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When Comics Met Videogames

Cecil and Gibbons reunite beneath a steel sky.

At 60 years old, Dave Gibbons has been writing and drawing comics for over half his lifetime. From his formative years working on British institutions such as 2000AD and Dan Dare, Gibbons became best known for his collaboration with Alan Moore on the seminal 1980s graphic novel Watchmen, which single-handedly legitimised a medium previously dismissed by mainstream culture as childish.

In the early 1990s Gibbons was invited to dip into another ostensibly immature medium, that of videogames, by way of a collaboration with Charles Cecil, founder of Revolution Software. Together the pair fronted the creative direction of one of adventure gaming's most enduring point and click classics, Beneath a Steel Sky.

Now, 15 years later, the pair has regrouped for last week's release of Beneath a Steel Sky: Remastered onto iPhone. Eurogamer met with both men to discuss the parallels between their chosen mediums, and to pick over at the past, present and potential future of each man's work in his respective field.

EurogamerHow long have you been friends?
Dave Gibbons

It's been a long, long time - in fact someone sent me a photo today of Charles and I from... was it 15 years ago Charles?

Charles Cecil

It was. Frightening.

Dave Gibbons

In the interim our hair has receded while other things have grown, but I think we must have known each other for probably the best part of 20 years.

Charles Cecil

I got in touch with you when I was at Activision and I left that company in 1989/1990, so yes, about 20 years. Our friendship came about because I was a great fan of Watchmen and thought it would be great to work with Dave in some capacity. Soon after I approached him the old Activision collapsed leading me to found Revolution. I've maintained a friendship with Dave ever since.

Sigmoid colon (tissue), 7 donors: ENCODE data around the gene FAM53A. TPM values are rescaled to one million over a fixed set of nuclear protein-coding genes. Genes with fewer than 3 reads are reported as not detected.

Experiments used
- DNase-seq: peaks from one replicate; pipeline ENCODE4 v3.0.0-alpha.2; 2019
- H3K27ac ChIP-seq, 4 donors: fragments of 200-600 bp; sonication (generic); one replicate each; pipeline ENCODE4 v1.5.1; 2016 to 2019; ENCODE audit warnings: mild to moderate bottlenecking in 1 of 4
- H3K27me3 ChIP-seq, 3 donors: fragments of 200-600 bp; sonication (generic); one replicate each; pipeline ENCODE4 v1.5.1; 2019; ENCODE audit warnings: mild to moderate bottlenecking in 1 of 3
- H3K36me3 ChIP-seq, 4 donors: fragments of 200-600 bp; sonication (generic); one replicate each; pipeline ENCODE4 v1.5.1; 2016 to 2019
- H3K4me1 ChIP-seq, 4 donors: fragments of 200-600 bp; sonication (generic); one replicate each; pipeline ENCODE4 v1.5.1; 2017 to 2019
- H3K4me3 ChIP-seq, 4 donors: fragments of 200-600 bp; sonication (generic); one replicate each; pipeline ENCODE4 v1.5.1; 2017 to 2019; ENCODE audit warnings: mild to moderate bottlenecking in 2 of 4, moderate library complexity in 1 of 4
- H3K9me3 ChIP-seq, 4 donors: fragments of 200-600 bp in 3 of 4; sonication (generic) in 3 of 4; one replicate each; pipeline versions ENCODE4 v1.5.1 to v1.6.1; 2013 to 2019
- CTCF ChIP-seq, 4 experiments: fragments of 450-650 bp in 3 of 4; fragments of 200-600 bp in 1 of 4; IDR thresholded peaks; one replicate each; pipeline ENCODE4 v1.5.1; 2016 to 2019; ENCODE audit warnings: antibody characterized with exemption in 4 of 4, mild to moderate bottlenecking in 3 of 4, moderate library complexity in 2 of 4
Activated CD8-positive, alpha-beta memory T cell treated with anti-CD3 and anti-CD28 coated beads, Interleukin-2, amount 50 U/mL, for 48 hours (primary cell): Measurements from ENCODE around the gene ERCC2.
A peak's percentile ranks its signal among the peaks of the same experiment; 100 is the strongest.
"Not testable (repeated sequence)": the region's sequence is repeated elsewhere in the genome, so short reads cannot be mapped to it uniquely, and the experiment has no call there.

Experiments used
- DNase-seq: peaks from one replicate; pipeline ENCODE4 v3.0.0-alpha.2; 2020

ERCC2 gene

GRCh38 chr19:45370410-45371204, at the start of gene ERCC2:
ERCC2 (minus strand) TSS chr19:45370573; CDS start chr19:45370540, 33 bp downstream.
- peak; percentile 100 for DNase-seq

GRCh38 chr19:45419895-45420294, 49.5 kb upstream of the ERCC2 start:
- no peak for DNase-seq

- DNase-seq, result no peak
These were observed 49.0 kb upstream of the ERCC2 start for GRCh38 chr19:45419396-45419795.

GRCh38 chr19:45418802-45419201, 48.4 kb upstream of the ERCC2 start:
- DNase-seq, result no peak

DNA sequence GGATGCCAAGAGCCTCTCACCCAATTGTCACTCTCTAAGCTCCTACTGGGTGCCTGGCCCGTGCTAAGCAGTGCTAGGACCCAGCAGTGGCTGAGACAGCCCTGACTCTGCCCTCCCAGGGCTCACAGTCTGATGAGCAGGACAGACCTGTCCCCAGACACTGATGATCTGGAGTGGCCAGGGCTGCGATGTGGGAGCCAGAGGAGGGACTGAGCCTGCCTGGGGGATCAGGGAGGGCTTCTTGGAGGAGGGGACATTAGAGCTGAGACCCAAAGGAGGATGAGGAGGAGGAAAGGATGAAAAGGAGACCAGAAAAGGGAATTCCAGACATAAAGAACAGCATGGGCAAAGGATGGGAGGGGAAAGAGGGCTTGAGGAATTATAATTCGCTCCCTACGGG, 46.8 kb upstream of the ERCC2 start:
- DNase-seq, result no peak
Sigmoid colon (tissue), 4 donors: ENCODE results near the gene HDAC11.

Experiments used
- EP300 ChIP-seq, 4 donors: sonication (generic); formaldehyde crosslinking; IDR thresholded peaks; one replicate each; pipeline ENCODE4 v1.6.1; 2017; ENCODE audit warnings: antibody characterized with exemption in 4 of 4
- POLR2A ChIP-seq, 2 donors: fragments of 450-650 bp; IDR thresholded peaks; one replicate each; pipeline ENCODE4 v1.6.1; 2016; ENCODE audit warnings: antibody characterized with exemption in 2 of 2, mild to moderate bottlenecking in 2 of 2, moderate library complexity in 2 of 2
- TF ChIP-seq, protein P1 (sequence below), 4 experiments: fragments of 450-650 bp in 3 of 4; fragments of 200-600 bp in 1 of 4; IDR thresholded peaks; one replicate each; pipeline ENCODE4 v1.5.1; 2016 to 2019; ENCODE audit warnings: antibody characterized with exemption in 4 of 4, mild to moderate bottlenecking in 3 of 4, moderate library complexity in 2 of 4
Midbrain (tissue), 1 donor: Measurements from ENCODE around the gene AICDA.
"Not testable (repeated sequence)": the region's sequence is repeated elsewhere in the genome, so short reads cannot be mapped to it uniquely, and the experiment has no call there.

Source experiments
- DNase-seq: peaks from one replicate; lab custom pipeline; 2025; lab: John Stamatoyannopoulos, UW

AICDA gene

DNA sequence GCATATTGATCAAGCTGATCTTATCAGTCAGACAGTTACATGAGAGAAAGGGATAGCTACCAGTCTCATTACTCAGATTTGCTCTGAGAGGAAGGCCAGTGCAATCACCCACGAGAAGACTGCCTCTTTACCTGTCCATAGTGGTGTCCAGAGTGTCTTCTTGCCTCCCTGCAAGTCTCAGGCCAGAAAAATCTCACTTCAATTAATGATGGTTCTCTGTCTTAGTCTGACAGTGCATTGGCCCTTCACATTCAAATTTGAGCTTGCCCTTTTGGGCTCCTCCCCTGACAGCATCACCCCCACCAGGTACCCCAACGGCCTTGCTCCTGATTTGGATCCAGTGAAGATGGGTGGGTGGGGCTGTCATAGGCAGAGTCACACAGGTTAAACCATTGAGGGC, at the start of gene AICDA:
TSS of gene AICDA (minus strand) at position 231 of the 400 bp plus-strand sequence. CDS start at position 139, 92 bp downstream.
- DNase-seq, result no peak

Dave Gibbons

One of the things I've always loved about comics is that you get to collaborate with like-minded people who share your enthusiasm. It's really the best way in the world to try and make some money. In Charles' people at Revolution I found that a group of dedicated and enthusiastic, and so I was immediately attracted to that.

EurogamerDave, how did you feel when you first got that offer to work on a videogame? Were you interested in videogames at the time, or did you view them with disdain?
Dave Gibbons

Well, my son at that time was probably about 10 years old and I brought home a computer thinking that I would do the accounts on it, or whatever it was we thought we'd use computers for back then. But in reality I'd spend most of the time looking over his shoulder or playing things like Harrier Attack on the Amstrad.

Although they were only in their infancy I could see that games were going to become something super interesting and just the kind of area where someone with my skills in drawing, writing and conceptualising could prove useful. So I was really pleased to be able to get a toe in the water when Charles called me up

EurogamerWhat do you remember about the time you were both working on Beneath a Steel Sky?
Charles Cecil

I think it deeply scarred you didn't it, Dave? That trip from London to Hull and back...

Dave Gibbons

Yeah, it was a long old haul up to Hull, but as I say there was a lot of enthusiasm between us so we'd have a chat, then have a bacon butty and then have another chat and I'd get back on the train and go home. We used to do a lot via fax machines and things. I don't think at that point we were emailing artwork and stuff backwards and forwards, so I guess compared to today, it had a sort of wild frontier feel about it.

Charles Cecil

Faxes were quite cool in those days though weren't they - it was pretty advanced to have a fax. In fact, we actually did have a modem. The problem is that you had to phone up the person that you wanted to send a file to and agree on speed and ports and all that kind of stuff. It took about an hour to get the whole thing set up.

Dave Gibbons

I can remember actually doing designs on some of the sprites on an Amiga using Paint and assembling them pixel by pixel; I mean it was a really archaic way to work, but it was good fun and we thought we were the future...

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About the Author
Simon Parkin avatar

Simon Parkin


Simon Parkin is an award-winning writer and journalist from England, a regular contributor to The New Yorker, The Guardian and a variety of other publications.

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